Haptic Shoe For The Blind
Le Chal is an unobtrusive navigation aid for the visually impaired.
- August 2011
- By Vantika Dixit
Imagine walking down to the nearest grocery shop or a bus stop with your eyes blindfolded and you’ll probably get an idea how tricky outdoor navigation for the visually impaired can be.
Arduino Lilypad is the main circuit board, which is kept at the back mid-sole region of the shoe. The mini-vibrational actuators are placed on all sides for the directional haptic feedback so that an approaching turn triggers the vibration. See the slideshow for a full-coverage of how shoe-Le Chal works. Credit: Sujith Sujan
Sensitive towards the needs of the visually impaired people, Anirudh Sharma, 24, a young researcher at Hewlett-Packard Labs in Bangalore, worked over several nights to design a shoe for the blind. Unlike other existing aids that are available in the market for people with limited or no vision, this haptic shoe is simple and unobtrusive in design, uses low-cost readily available components, and provides tactile feedback to assist the visually impaired in their day-to-day outdoor navigation tasks.
To Sharma the first idea of a haptic shoe struck at the Design and Innovation workshop in Pune, Maharashtra, during 24-28 January, 2011. The workshop was organized by Massachusetts Institute of Technology (MIT) Media Lab and the College of Engineering, Pune to engage and inspire students across all disciplines in Indian universities in inventing the future. During the workshop Sharma, along with two other technologists, created the first prototype of the haptic shoe and showcased it to the delegates. The shoe was instantly named “Le Chal” which is a Hindi translation of “Take Me There”.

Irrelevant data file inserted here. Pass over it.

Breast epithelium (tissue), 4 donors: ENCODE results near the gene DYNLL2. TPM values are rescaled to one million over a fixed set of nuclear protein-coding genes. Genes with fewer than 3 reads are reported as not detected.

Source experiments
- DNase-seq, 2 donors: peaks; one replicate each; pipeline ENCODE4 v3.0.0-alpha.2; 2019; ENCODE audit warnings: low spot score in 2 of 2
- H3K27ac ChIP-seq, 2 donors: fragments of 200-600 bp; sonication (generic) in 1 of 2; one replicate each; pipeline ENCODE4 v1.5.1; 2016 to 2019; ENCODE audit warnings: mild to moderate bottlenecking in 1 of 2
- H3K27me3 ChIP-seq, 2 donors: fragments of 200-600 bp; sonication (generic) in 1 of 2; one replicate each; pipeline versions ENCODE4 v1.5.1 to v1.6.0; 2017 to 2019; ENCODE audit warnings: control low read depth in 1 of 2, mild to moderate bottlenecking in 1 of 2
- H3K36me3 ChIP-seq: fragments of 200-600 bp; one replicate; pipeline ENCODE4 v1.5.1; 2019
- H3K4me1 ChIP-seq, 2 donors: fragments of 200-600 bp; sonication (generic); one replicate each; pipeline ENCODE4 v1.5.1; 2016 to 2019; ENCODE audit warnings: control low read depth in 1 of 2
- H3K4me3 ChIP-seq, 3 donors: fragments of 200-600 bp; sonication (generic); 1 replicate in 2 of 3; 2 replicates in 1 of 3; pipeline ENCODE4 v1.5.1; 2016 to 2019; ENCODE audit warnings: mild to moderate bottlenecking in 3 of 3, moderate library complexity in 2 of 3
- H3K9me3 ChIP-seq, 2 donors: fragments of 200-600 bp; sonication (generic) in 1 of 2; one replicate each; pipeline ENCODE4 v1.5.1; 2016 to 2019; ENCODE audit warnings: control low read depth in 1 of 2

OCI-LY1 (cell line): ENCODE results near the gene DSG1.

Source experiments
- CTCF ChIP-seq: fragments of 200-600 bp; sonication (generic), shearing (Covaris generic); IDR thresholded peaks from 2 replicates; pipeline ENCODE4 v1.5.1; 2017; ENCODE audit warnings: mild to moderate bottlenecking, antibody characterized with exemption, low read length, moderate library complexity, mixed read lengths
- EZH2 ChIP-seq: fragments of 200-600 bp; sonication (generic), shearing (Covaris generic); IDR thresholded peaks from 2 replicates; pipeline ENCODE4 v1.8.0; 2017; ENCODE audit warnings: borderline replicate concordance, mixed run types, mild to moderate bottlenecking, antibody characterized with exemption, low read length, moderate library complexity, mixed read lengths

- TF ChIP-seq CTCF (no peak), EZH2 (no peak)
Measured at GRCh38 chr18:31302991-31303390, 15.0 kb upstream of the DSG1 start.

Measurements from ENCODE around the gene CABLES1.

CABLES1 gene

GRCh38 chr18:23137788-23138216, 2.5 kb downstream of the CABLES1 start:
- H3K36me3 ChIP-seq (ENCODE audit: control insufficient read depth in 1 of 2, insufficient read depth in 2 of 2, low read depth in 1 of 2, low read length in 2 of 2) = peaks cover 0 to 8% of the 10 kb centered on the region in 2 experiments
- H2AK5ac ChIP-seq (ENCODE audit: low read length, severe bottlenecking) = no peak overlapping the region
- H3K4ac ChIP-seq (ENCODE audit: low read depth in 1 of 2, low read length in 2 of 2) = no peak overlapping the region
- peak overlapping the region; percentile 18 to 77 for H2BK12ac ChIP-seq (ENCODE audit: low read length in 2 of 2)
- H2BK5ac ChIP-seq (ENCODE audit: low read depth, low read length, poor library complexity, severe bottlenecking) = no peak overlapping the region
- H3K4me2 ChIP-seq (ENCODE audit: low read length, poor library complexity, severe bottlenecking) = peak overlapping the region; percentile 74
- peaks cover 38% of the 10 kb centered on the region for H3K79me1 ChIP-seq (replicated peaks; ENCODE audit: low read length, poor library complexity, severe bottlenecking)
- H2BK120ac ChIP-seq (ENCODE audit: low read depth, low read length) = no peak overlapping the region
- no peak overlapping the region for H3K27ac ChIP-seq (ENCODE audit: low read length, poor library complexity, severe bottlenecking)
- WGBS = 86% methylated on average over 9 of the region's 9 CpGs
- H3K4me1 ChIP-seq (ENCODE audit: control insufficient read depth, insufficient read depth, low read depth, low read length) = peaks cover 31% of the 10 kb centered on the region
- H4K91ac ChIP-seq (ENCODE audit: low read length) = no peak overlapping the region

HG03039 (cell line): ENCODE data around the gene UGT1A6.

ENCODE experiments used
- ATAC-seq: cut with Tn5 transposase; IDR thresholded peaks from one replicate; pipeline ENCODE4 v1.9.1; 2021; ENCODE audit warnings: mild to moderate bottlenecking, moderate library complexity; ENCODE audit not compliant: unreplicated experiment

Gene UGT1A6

At present people with limited or no vision depend either on walking canes, which help them detect obstructions, or seek help from friends and other people for assistance, or using voice-based navigation aids. The existing form of voice-based navigation aids can be very distracting for the blind as they mostly depend on their sense of hearing. Such devices are prohibitively expensive to buy too.
This motivated Sharma to create a shoe that could navigate the route for the visually impaired and lead them to their desired destination without hampering their hearing power or making them wear bulky stuff and look awkward on the street.
The unobtrusive design of Le Chal is its most significant feature. The system comprises of a mechanism that condenses complex geographical navigational information and lets the user feel the directional and proximity information through vibrations. The vibrators and proximity sensor put in one shoe of the pair enables the user to walk without any physical aid.
All that the user requires is a Le Chal shoe and a mobile phone with global positioning system (GPS). Once the user sets a destination on the phone before starting the journey, the Bluetooth communication between the shoe and phone does the rest. The phone fetches turn-by-turn Google maps data in the background and keeps updating the user with haptic feedback about the direction the user needs to turn to.
As soon as the user starts his or her journey, the GPS transmitter within the cellphone gets real-time location using Google Maps. The built-in compass in the GPS module calculates the direction user is walking in. When the turning point is approached a mild vibrational feedback activated in the shoe informs the user the direction he or she needs to turn to. The strength of the vibration depends upon the overall proximity from the destination, that is, vibration is weak in the beginning and is incrementally stronger at the end of the navigation task. The built-in proximity sensor of the shoe can detect up to 10 feet, informing the user of the surroundings and allowing him or her to make decisions and plan the next move.
Sharma is planning to release the code of Le Chal Android application and schematics to public through Arduino community channel. He is also planning to create a Do-It-Yourself (DIY) guide through an editable Wikipedia where users can participate and help him create better version of the technology. He is also exploring the idea of how the commutation data of multiple users could decrease the overall time.